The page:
From: Steve Bullock <steve.bullock@gm...> - 2005-12-02 10:05:57
Has anyone had any success with programming and interfacing with the
robostix with SPI and/or I2C using C/C++? I'd like to free up my
serial ports, and it'd be great to be able to program the atmega
without having to use jumpers and stuff.
Dave, you mentioned you had a play with bootloaders a while back -
i've had a look at atmel's app notes and it kinda makes sense but it's
still a little beyond me at the mo.
* 07977 216406
From: Dave Hylands <dhylands@gm...> - 2005-12-02 15:04:40
> Has anyone had any success with programming and interfacing with the
> robostix with SPI and/or I2C using C/C++? I'd like to free up my
> serial ports, and it'd be great to be able to program the atmega
> without having to use jumpers and stuff.
> Dave, you mentioned you had a play with bootloaders a while back -
> i've had a look at atmel's app notes and it kinda makes sense but it's
> still a little beyond me at the mo.
Well, the robostix has 128k of flash, divided into two regions, one
that's 124K and one that's 4K. Code running out of tje 4K section is
capable of reprogramming the 124K section.
The i2c protocol can logically be divided into two pieces, the master
portion and the slave portion. On a typical i2c network, you have one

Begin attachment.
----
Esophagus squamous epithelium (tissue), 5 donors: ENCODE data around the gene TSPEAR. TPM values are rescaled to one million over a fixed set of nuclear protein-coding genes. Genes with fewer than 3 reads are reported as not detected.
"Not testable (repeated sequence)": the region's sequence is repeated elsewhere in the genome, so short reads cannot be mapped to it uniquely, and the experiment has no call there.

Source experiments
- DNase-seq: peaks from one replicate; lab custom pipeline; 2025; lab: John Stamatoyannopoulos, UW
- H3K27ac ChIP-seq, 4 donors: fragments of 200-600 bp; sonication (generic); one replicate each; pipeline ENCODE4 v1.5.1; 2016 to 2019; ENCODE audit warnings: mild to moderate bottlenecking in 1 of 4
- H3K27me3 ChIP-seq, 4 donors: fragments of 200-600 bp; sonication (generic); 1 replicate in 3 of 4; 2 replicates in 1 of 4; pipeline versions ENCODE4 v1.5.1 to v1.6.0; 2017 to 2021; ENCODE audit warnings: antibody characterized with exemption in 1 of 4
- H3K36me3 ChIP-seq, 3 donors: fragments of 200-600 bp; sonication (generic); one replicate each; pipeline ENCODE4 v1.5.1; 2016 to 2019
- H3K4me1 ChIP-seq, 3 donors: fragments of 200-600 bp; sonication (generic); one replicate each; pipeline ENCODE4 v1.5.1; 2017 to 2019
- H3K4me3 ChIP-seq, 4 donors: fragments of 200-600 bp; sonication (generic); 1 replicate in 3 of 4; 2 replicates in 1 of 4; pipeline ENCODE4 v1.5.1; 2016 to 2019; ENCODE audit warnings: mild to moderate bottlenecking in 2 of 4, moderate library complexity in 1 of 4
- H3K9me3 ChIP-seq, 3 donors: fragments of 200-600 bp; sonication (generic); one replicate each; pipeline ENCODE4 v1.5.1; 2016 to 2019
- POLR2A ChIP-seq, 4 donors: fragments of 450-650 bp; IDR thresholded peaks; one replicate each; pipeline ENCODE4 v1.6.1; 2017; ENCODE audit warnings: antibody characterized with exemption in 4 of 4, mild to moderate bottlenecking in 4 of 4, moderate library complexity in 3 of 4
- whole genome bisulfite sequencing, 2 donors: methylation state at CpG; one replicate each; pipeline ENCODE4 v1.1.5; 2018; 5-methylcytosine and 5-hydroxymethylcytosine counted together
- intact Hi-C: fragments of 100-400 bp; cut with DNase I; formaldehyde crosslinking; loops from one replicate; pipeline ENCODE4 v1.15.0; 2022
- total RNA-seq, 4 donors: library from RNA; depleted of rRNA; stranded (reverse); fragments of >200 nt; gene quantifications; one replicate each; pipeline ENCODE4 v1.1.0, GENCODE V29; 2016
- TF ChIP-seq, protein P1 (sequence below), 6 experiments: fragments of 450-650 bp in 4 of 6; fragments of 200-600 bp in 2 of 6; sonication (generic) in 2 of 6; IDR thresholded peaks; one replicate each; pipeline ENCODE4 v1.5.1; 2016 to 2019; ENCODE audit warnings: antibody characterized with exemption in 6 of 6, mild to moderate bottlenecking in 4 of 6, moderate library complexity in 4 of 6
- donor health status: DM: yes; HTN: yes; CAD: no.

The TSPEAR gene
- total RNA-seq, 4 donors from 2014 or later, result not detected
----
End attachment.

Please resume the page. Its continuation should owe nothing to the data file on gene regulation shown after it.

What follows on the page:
master and many slaves. There is also a protocol called SMBus, which
can be implemented on i2c, and provides some additional data
integrity, like CRC's for each packet. Linux implements the SMBus over
The bootloader is comprised of the slave portion of the i2c protocol,
with SMBus support, and enough code to be read/write flash/eeprom. One
further goal was to provide the i2c support in such a way that the
protocol stuff in the bootloader can be used by the running program
wihout having to duplicate it in it's own code (this is especially
useful for the smaller ATMega devices).
The bootloader needs to be programmed into each robostix device using
either the gumstix or some external programmer. Once the bootloader
has been programmed (into the upper 4K region) the remaining 124K can
be written by sending commands over the i2c bus.
My goal was to be able to have a bunch of robostix chained together
over the i2c bus, and have one of the robstix with a gumstix, also on
the i2c bus. With the i2c bootloader, any of the robostix on the i2c
bus can get their programs updated over the i2c connection.
Of course, I'll create a Wiki page which documents the bootloader, and
how to integrate the i2c stuff into your own program so that packets
can be sent back and forth between the gusmtix and the robostix using
Another way of thinking about the bootloader is that it's the
equivalent of a very stripped down version of uboot.
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